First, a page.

Your phone rings. You check the caller ID and cringe. Oh, no…not THAT client again! Things will only get worse if you let it go to voicemail, so you pick up on the 4th ring.
“Hello?” you ask tentatively. On the other end of the line, your impossible-to-please client starts laying into you about the crisis of the moment. Here we go again.
Crappy clients…everyone’s got one, right?
What we should do with crappy clients is tell them to put a cork in it and wave buh-bye. What we actually do? Now that’s another story.
I’m certainly no stranger to crappy client syndrome. I had a client about a year ago, let’s call her Susan. She was my biggest client at the time and she was very visible in an industry that I was working hard to break into.
The consulting that I was contracted to do for her was exciting and her company was making a big difference in the lives of people who really needed it. It seemed like a pretty great gig at first – and in many ways it was.
It didn’t take long, however, for Susan to start running me ragged. She alternated between calling me at 11:30 at night and 4:30 in the morning. She demanded instant results, but rarely provided resources for the project at the same speed or with the same intensity.
So, one Sunday evening after having spent all weekend putting out fires for Susan, I decided to make a little pro/con list to see if it was really worth it to hang on to her as a client. Here’s what I discovered:
- She paid well. Gotta love that, right?
- Being able to say I worked with Susan would potentially help me get in front of other clients.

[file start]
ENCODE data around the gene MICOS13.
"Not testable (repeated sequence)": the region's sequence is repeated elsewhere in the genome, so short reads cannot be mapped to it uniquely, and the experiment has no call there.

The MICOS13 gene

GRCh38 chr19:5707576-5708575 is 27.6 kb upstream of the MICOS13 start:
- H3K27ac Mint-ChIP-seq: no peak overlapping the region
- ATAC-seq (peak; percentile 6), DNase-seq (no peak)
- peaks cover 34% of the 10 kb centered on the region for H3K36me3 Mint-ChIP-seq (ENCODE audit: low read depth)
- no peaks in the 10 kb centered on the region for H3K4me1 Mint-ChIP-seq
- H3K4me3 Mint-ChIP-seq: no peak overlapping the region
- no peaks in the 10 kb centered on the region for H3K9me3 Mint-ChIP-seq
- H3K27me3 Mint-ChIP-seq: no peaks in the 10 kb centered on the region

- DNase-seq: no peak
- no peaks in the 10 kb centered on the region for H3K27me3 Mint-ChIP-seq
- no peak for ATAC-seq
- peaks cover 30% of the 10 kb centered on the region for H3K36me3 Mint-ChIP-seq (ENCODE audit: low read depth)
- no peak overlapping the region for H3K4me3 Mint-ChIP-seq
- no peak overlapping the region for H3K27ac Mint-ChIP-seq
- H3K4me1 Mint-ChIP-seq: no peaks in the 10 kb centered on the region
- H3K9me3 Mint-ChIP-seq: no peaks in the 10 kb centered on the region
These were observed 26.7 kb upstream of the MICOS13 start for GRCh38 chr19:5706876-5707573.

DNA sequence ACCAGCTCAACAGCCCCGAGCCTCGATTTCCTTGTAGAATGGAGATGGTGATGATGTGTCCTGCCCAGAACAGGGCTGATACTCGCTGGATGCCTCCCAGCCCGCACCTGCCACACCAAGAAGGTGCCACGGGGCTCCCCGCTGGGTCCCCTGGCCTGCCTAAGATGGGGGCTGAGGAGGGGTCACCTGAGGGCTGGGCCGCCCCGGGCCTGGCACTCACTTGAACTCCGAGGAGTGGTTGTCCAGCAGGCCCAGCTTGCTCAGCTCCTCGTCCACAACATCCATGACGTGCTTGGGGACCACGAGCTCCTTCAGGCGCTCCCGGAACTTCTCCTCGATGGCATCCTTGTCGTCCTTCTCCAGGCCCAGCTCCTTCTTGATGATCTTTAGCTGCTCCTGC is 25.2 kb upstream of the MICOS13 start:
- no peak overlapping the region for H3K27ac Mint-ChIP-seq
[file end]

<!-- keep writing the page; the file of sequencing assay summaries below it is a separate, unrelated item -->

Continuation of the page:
- The work was exciting and professionally challenging.
- The project made difference in the lives of other people.
- Payments never arrived on time. I had to spend time and energy tracking her down every single month.
- She agreed to write a recommendation for my work, but kept putting it off, saying that she didn’t want to lose me to a competitor. This made it difficult to show other potential clients that I was working with her on this high profile project.
- I couldn’t really take on any new clients even if I wanted to because my days (and nights…and weekends) were filled with Susan!
Does any of this sound familiar? If you’ve got a crappy client like Susan, ask yourself this question – if money didn’t matter, would you continue to work with this person?
As small business owners, the tough part for us is that money does matter. It matters a lot actually. So if you’ve got crappy clients and you want to say goodbye to them without going bankrupt, you’ve got to ease into it.
You don’t have to 86 all of your bad clients all at once. Create a pro/con list on each of your clients and then choose just one of them to remove from your roster.
The clients that make your life hell are rarely the kind that take you to the next level. In fact, they may hold you back so you don’t leave them when you figure out that there are so many other better opportunities and people out there or they may hesitate to refer you to others because they don’t want you to get snatched away.
Your top clients are easy to work with, you are able to provide them with tremendous value, and you get top dollar for your efforts. They refer you to others and make your life pleasant.
When it comes to firing your first client, start with the biggest offender — the most severe drain on your time and energy. It might just feel so good that you want to repeat it with a few others.
Eventually, I worked up the nerve to fire Susan. When I finally made the move it felt like a huge weight had been lifted from my shoulders. My only regret is that I didn’t make the decision sooner.
Have you ever fired a client? If so, how did you do it? If you haven’t fired a client yet but know you need to, what’s holding you back? Share your experience in the comments!
Jules Taggart, founder of amp&pivot, shows entrepreneurs how to say goodbye to boring branding and tell a more meaningful story. Connect on Twitter: @ampandpivot